Today I attended a seminar targeting senior marketing professionals in the financial services sector. The content was presumably custom-fit for my level of experience and my business. Given that I could walk there plus a no-cost price tag made it irresistible. However, I ended up leaving early and I’d actually planned to do so even before arriving. I’m sure you’ve done the same thing when it’s a free event because we have nothing invested in the opportunity except our time and attention.
But isn’t free the “right price” from an expense management perspective? Or do those sessions suffer by seeming less compelling? Does paying a little money make you anticipate value? But these days, why even bother attending when you can probably get similar content through a free one-hour webinar that’s available whenever you want to listen?
Okay; a webinar doesn’t offer the on-site networking or the break from your workplace so that’s not a fair comparison. But I am intrigued by the pricing variable and how that may influence our level of commitment to an event.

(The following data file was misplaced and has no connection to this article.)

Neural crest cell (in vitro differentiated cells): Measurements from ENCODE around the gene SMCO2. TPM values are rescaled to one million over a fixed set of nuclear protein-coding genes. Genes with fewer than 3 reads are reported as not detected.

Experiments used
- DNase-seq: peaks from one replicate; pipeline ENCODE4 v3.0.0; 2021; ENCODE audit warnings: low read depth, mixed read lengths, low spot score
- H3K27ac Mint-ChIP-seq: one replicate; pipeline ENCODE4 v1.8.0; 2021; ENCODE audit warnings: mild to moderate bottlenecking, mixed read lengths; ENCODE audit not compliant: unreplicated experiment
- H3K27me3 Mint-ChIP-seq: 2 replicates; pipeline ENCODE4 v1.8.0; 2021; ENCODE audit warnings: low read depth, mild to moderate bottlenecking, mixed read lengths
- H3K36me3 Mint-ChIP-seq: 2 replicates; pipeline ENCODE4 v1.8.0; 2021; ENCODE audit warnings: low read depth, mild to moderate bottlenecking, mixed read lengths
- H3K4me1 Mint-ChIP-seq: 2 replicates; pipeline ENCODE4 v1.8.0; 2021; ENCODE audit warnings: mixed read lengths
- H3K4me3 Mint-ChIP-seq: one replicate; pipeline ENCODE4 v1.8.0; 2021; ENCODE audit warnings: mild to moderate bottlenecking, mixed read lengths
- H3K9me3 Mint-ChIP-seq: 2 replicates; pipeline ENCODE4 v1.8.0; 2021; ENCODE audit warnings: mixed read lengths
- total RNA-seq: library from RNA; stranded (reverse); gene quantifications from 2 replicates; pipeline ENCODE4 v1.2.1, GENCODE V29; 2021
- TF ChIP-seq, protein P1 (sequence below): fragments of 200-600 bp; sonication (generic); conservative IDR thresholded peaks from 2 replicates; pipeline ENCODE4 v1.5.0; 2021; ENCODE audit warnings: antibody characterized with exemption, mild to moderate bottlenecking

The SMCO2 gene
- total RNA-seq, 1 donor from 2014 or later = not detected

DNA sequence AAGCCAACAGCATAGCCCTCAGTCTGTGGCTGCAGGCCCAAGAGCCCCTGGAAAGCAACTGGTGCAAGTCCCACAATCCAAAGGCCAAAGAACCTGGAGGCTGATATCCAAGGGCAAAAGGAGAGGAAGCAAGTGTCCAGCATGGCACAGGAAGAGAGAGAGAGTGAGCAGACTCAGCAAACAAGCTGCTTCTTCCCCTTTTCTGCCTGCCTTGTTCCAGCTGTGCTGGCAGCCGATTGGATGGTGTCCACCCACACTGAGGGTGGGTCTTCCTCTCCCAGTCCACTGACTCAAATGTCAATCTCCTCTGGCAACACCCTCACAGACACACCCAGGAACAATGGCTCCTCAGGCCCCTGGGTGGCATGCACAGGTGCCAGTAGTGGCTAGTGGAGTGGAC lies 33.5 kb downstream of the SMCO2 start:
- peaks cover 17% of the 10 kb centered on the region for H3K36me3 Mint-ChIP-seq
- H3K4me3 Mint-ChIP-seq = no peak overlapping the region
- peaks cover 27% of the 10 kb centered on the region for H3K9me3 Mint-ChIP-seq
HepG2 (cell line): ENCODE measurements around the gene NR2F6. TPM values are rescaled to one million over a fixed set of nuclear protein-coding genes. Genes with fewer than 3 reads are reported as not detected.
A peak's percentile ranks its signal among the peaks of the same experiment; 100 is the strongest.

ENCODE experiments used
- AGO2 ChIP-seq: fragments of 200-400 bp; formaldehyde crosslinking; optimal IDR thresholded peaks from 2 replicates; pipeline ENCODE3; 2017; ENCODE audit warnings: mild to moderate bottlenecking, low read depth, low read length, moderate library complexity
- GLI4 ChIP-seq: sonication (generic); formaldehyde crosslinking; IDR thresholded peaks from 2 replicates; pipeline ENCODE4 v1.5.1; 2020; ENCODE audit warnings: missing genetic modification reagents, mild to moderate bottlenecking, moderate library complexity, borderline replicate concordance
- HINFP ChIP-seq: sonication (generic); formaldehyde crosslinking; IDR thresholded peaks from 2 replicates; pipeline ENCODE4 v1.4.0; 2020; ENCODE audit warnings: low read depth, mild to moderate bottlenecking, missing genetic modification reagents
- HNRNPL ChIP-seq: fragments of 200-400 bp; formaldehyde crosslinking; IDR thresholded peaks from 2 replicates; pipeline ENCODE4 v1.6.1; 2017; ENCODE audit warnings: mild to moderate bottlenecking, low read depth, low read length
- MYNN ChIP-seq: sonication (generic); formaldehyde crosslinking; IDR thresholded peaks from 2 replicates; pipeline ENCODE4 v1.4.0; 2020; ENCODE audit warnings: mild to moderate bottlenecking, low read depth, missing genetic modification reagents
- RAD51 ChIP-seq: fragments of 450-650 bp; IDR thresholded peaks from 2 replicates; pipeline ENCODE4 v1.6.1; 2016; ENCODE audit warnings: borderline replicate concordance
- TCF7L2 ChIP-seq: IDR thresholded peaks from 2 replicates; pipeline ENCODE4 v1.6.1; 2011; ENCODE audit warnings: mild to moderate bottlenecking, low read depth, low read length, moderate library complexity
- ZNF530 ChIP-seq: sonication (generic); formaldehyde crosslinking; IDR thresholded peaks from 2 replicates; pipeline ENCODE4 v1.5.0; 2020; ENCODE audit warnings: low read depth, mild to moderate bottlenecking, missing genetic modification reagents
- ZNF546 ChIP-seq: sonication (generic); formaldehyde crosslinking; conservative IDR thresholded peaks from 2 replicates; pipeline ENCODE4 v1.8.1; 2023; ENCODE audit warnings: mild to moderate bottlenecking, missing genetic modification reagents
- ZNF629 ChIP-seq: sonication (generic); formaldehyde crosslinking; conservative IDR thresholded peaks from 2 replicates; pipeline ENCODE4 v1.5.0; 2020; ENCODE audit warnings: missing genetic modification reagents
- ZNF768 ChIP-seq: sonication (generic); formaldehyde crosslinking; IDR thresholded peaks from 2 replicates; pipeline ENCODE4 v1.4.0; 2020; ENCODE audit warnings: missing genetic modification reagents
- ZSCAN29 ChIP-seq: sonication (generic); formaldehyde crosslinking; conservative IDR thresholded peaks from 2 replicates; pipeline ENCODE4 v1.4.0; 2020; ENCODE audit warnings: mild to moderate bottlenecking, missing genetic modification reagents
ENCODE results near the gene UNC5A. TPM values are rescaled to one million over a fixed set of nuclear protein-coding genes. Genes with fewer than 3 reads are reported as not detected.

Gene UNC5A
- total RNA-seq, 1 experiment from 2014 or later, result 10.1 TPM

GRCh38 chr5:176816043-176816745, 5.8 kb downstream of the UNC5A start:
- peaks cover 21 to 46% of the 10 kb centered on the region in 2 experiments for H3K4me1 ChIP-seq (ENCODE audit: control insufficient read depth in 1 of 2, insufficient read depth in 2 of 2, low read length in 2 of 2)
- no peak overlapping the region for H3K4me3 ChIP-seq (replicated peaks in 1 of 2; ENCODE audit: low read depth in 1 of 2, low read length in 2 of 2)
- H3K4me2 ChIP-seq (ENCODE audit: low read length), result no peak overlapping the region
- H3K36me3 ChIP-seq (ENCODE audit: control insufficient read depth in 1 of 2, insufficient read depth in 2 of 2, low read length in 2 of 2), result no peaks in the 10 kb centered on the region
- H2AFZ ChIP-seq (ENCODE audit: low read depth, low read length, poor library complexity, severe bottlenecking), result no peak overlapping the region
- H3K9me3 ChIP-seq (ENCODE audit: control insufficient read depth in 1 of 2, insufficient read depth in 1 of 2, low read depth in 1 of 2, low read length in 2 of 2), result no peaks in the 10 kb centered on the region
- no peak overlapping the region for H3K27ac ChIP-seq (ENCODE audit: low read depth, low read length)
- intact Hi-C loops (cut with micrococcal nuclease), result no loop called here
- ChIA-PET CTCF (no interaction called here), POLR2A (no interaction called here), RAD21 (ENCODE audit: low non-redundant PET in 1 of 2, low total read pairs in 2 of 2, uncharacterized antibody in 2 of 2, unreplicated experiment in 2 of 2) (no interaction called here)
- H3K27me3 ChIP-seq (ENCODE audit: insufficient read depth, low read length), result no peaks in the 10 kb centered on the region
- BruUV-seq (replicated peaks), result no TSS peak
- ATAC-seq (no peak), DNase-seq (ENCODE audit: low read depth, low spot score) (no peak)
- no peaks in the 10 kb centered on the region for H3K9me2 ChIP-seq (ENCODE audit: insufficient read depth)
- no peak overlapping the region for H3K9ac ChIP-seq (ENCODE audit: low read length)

Here’s how I’d set my event pricing:
- Free: if the main event is professional networking, travel is unlikely and vendors may be on the agenda.
- Small fee (less than $100): for educational forums with no-name facilitators (e.g. industry peers). They may be good, but you won’t remember their names and probably can’t find their books or blogs.
- Medium fee ($100-$500): association events that may involve travel but to a second-tier location; some targeted/industry keynotes and high -quality networking.
- Premium fee ($500+): save this for exclusive events or exceptional content with big name keynotes. At this rate, I expect innovative content and expertise that will make me really think, along with highly valuable networking and travel to top-tier locations.
I’ll probably always feel okay leaving early – or even skipping – a free conference but not anything I’ve paid for. There’s an expectation of getting something of value when money’s been exchanged. So if you want to fill the seats, a small fee may be worth it!